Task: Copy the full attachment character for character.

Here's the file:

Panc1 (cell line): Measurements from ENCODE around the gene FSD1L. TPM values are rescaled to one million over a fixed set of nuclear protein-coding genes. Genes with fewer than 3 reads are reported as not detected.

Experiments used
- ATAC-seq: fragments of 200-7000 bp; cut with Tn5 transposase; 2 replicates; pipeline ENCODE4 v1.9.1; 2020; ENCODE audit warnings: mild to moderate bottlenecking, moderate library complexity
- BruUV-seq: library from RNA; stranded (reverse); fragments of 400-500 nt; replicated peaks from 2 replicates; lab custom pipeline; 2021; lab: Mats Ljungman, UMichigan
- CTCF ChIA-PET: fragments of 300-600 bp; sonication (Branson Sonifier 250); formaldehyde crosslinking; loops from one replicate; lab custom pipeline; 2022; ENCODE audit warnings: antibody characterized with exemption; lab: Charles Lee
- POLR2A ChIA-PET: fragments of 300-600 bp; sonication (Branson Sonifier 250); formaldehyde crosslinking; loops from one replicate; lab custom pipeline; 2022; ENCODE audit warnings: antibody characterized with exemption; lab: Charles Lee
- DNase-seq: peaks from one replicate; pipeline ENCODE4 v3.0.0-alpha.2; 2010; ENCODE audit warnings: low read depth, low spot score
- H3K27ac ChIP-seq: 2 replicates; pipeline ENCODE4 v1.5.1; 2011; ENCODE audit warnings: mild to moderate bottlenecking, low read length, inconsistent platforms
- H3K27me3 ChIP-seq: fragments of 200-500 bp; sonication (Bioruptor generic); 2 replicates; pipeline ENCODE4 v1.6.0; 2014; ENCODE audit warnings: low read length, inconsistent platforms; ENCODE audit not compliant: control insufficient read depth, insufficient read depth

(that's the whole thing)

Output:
Panc1 (cell line): Measurements from ENCODE around the gene FSD1L. TPM values are rescaled to one million over a fixed set of nuclear protein-coding genes. Genes with fewer than 3 reads are reported as not detected.

Experiments used
- ATAC-seq: fragments of 200-7000 bp; cut with Tn5 transposase; 2 replicates; pipeline ENCODE4 v1.9.1; 2020; ENCODE audit warnings: mild to moderate bottlenecking, moderate library complexity
- BruUV-seq: library from RNA; stranded (reverse); fragments of 400-500 nt; replicated peaks from 2 replicates; lab custom pipeline; 2021; lab: Mats Ljungman, UMichigan
- CTCF ChIA-PET: fragments of 300-600 bp; sonication (Branson Sonifier 250); formaldehyde crosslinking; loops from one replicate; lab custom pipeline; 2022; ENCODE audit warnings: antibody characterized with exemption; lab: Charles Lee
- POLR2A ChIA-PET: fragments of 300-600 bp; sonication (Branson Sonifier 250); formaldehyde crosslinking; loops from one replicate; lab custom pipeline; 2022; ENCODE audit warnings: antibody characterized with exemption; lab: Charles Lee
- DNase-seq: peaks from one replicate; pipeline ENCODE4 v3.0.0-alpha.2; 2010; ENCODE audit warnings: low read depth, low spot score
- H3K27ac ChIP-seq: 2 replicates; pipeline ENCODE4 v1.5.1; 2011; ENCODE audit warnings: mild to moderate bottlenecking, low read length, inconsistent platforms
- H3K27me3 ChIP-seq: fragments of 200-500 bp; sonication (Bioruptor generic); 2 replicates; pipeline ENCODE4 v1.6.0; 2014; ENCODE audit warnings: low read length, inconsistent platforms; ENCODE audit not compliant: control insufficient read depth, insufficient read depth